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Manipulative auction design

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  • Jehiel, Philippe

    ()
    (Department of Economics, Paris School of Economics and Department of Economics, University College London)

Abstract

This paper considers an auction design framework in which bidders get partial feedback about the distribution of bids submitted in earlier auctions: either bidders are asymmetric but past bids are disclosed in an anonymous way or several auction formats are being used and the distribution of bids but not the associated formats are disclosed. I employ the analogy-based expectation equilibrium (Jehiel, 2005) to model such situations. First-price auction in which past bids are disclosed in an anonymous way generates more revenues than the second-price auction while achieving an efficient outcome in the asymmetric private values two-bidder case with independent distributions. Besides, by using several auction formats with coarse feedback a designer can always extract more revenues than in Myerson's optimal auction, and yet less revenues than in the full information case whenever bidders enjoy ex-post quitting rights and the assignment and payment rules are monotonic in bids. These results suggest an important role of feedback disclosure as a novel instrument in mechanism design.

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Bibliographic Info

Article provided by Econometric Society in its journal Theoretical Economics.

Volume (Year): 6 (2011)
Issue (Month): 2 (May)
Pages:

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Handle: RePEc:the:publsh:687

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Related research

Keywords: Auction design; feedback equilibrium; manipulation;

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References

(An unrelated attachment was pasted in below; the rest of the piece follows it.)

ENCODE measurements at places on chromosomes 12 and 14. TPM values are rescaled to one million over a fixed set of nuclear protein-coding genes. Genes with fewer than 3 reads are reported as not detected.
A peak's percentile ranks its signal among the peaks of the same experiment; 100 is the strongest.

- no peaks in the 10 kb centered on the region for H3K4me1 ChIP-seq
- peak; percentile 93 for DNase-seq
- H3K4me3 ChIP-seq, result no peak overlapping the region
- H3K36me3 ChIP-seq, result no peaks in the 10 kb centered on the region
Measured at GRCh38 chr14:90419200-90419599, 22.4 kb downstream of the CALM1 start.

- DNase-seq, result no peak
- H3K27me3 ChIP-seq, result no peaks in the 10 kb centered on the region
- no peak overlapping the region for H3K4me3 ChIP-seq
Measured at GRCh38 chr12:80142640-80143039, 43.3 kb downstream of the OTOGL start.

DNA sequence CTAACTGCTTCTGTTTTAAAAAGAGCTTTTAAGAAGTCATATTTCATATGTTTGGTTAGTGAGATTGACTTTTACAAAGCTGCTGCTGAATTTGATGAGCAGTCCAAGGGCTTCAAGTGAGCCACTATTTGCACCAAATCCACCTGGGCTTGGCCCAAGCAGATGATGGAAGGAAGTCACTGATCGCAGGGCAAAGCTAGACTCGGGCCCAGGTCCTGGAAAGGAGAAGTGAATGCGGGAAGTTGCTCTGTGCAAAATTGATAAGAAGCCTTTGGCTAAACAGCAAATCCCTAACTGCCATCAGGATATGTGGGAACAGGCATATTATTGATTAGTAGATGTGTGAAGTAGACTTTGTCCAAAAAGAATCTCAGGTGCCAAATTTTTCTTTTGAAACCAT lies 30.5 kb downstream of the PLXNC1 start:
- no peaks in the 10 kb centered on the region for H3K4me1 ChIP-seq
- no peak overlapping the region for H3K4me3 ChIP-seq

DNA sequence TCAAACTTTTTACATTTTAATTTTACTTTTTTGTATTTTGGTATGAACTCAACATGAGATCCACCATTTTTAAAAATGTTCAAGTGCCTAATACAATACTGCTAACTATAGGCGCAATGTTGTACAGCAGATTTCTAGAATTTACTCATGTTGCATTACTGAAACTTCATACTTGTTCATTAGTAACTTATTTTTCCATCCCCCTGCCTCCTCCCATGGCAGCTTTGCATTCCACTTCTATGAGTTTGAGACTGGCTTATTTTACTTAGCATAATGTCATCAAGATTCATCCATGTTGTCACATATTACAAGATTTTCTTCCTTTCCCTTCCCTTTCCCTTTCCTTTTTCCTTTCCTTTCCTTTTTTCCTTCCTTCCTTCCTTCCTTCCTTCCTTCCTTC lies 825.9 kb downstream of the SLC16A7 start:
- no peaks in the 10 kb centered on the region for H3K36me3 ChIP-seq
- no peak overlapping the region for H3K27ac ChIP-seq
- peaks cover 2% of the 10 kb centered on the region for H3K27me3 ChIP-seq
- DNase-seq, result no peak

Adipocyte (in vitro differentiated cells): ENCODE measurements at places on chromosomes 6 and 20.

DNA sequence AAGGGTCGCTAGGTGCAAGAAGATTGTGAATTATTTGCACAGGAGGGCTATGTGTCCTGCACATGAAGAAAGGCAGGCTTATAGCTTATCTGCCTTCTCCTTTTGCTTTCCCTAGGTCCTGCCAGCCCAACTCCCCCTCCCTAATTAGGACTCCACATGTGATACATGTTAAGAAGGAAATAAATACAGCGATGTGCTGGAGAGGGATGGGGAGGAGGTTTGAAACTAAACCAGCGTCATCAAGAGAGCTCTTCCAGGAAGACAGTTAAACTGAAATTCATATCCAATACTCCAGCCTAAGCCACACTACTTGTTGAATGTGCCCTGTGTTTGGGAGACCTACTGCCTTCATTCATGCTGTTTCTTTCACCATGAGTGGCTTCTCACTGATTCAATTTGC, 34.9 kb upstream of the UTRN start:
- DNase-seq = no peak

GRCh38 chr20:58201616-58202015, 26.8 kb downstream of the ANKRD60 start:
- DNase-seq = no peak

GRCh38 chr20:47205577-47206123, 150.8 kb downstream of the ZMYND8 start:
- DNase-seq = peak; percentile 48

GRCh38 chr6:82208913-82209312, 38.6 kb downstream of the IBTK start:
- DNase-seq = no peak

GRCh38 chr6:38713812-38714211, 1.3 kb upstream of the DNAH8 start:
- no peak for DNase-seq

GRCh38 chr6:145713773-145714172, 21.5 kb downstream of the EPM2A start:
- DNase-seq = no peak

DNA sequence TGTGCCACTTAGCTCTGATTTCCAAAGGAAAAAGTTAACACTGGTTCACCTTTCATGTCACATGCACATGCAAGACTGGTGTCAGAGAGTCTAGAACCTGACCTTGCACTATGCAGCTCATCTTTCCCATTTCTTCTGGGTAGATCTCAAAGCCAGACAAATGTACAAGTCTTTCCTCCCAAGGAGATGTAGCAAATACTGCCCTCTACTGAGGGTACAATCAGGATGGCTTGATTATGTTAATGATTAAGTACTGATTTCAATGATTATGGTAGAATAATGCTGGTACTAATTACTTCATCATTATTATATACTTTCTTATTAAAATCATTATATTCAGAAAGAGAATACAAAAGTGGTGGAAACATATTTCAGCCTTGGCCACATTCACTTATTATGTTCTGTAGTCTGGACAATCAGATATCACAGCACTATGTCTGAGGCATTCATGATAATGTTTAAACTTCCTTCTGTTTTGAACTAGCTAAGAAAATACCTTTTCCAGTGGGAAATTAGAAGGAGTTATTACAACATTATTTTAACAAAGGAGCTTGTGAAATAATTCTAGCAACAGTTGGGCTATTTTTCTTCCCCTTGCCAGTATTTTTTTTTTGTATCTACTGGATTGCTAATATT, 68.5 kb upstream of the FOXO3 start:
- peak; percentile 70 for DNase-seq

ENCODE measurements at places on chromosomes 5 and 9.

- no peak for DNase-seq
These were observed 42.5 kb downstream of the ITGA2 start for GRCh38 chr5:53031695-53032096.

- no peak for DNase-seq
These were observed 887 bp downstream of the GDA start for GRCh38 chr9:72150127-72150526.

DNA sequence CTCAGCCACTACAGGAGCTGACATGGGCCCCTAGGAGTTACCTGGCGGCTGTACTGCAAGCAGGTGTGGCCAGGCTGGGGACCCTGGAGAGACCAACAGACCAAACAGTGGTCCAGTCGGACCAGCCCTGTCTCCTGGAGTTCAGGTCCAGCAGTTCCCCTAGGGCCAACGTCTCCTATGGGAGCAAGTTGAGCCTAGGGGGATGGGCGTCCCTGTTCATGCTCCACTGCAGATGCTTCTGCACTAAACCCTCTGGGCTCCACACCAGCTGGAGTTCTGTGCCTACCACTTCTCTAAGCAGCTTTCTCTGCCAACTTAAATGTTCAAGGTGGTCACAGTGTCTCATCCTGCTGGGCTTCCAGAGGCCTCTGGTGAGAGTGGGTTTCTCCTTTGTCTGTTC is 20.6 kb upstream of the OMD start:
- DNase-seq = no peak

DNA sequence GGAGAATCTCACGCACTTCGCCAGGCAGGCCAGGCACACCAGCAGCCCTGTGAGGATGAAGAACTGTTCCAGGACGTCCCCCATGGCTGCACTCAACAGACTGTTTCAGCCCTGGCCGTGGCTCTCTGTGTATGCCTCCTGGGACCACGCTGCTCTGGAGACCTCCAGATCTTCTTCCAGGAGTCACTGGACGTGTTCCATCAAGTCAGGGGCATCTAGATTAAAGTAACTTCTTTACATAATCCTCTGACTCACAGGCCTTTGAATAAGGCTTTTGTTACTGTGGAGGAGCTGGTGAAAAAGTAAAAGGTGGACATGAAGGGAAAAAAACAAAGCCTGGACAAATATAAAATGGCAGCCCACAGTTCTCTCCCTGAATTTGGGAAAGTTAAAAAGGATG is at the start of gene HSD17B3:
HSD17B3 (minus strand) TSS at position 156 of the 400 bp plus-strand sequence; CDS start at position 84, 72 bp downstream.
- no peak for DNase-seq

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  1. Philippe Jeniel, 2001. "Analogy-Based Expectation Equilibrium," Economics Working Papers 0003, Institute for Advanced Study, School of Social Science.
  2. Harsanyi, John C., 1994. "Games with Incomplete Information," Nobel Prize in Economics documents 1994-1, Nobel Prize Committee.
  3. John G. Riley & William Samuelson, 1979. "Optimal Auctions," UCLA Economics Working Papers 152, UCLA Department of Economics.
  4. Susan Athey & Philip A. Haile, 2006. "Empirical Models of Auctions," Levine's Bibliography 122247000000001045, UCLA Department of Economics.
  5. Jackson, Matthew O. & Kalai, Ehud, 1997. "Social Learning in Recurring Games," Games and Economic Behavior, Elsevier, vol. 21(1-2), pages 102-134, October.
  6. David Ettinger & Philippe Jehiel, 2006. "Towards a Theory of Deception," Levine's Bibliography 122247000000000775, UCLA Department of Economics.
  7. repec:wop:humbsf:2000-72 is not listed on IDEAS
  8. Ignacio Esponda, 2008. "Information feedback in first price auctions," RAND Journal of Economics, RAND Corporation, vol. 39(2), pages 491-508.
  9. Philippe Jehiel & Frederic Koessler, 2005. "Revisiting Games of Incomplete Information with Analogy-Based Expectations," THEMA Working Papers 2005-04, THEMA (THéorie Economique, Modélisation et Applications), Université de Cergy-Pontoise.
  10. Fudenberg, Drew & Levine, David, 1998. "Learning in games," European Economic Review, Elsevier, vol. 42(3-5), pages 631-639, May.
  11. Philippe Jehiel & Steffen Huck & Tom Rutter, 2007. "Learning Spillover and Analogy-based Expectations: a Multi-Game Experiment," Levine's Bibliography 843644000000000120, UCLA Department of Economics.
  12. Maskin, Eric & Riley, John, 2000. "Asymmetric Auctions," Review of Economic Studies, Wiley Blackwell, vol. 67(3), pages 413-38, July.
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Citations

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Cited by:
  1. Grimm, Veronika & Mengel, Friederike, 2012. "An experiment on learning in a multiple games environment," Journal of Economic Theory, Elsevier, vol. 147(6), pages 2220-2259.
  2. François Maréchal & Pierre-Henri Morand, 2012. "The public release of information in first-price sealed-bid auctions," Review of Economic Design, Springer, vol. 16(4), pages 323-330, December.
  3. Gábor Virág, 2013. "First-price auctions with resale: the case of many bidders," Economic Theory, Springer, vol. 52(1), pages 129-163, January.
  4. Philippe Jehiel & Laurent Lamy, 2011. "Absolute auctions and secret reserve prices: Why are they used?," Levine's Working Paper Archive 786969000000000316, David K. Levine.

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